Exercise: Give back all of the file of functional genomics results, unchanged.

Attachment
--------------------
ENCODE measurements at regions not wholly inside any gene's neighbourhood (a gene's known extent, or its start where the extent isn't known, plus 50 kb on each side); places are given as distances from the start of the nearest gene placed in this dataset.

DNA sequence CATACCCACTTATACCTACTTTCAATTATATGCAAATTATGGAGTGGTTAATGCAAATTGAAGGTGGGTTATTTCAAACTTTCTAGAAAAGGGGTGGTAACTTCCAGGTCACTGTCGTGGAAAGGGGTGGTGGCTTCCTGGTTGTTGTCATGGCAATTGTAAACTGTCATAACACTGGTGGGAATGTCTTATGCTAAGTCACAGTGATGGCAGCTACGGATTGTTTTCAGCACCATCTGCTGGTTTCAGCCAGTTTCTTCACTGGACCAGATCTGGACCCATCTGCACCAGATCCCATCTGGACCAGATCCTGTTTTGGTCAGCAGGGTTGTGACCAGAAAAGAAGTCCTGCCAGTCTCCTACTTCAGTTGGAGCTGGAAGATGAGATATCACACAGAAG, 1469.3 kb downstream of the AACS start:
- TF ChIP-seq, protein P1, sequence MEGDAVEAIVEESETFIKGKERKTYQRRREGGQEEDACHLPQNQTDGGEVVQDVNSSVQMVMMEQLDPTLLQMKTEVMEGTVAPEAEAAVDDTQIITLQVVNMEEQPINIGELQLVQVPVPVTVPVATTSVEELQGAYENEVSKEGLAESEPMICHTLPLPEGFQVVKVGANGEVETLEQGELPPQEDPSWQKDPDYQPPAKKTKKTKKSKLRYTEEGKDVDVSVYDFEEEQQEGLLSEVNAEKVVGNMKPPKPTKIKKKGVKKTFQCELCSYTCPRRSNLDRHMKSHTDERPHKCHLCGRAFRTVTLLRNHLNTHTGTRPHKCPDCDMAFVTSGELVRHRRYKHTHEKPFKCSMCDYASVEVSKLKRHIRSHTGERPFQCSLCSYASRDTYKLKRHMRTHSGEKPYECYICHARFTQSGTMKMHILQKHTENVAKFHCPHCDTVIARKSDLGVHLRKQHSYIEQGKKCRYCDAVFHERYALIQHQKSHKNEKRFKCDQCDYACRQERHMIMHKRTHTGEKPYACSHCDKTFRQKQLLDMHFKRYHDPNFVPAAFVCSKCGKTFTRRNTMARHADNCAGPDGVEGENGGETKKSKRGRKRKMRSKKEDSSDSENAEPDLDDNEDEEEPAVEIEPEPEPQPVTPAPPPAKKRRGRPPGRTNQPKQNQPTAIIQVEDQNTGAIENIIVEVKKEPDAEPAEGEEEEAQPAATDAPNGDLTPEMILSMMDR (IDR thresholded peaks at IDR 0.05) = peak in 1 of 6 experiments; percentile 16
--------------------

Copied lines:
ENCODE measurements at regions not wholly inside any gene's neighbourhood (a gene's known extent, or its start where the extent isn't known, plus 50 kb on each side); places are given as distances from the start of the nearest gene placed in this dataset.

DNA sequence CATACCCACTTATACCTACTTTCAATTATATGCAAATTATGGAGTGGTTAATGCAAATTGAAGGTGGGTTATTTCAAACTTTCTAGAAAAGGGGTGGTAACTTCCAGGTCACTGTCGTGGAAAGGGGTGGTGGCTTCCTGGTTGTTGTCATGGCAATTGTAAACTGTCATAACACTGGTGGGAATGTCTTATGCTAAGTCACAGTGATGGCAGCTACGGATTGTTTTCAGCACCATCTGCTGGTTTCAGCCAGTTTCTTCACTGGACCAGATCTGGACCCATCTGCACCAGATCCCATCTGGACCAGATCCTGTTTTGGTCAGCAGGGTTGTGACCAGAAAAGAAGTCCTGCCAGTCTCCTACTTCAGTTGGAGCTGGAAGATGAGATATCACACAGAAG, 1469.3 kb downstream of the AACS start:
- TF ChIP-seq, protein P1, sequence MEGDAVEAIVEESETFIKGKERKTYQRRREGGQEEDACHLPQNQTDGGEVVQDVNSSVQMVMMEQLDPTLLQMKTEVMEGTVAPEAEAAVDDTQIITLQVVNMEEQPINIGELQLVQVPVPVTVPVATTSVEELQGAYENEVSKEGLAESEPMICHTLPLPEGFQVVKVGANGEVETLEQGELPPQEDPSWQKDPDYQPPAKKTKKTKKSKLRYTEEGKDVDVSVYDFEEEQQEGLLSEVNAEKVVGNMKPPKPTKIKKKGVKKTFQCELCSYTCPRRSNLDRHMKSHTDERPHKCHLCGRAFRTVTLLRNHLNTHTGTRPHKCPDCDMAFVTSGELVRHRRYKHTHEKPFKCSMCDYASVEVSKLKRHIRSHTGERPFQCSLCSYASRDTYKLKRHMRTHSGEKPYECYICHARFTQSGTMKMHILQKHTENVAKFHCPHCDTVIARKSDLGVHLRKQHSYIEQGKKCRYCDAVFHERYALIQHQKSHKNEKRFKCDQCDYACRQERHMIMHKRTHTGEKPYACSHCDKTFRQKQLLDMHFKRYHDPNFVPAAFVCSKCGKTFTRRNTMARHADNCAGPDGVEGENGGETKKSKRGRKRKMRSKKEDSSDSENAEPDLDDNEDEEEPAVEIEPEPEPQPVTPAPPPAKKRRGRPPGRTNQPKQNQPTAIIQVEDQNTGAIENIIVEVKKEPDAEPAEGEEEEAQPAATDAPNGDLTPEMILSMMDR (IDR thresholded peaks at IDR 0.05) = peak in 1 of 6 experiments; percentile 16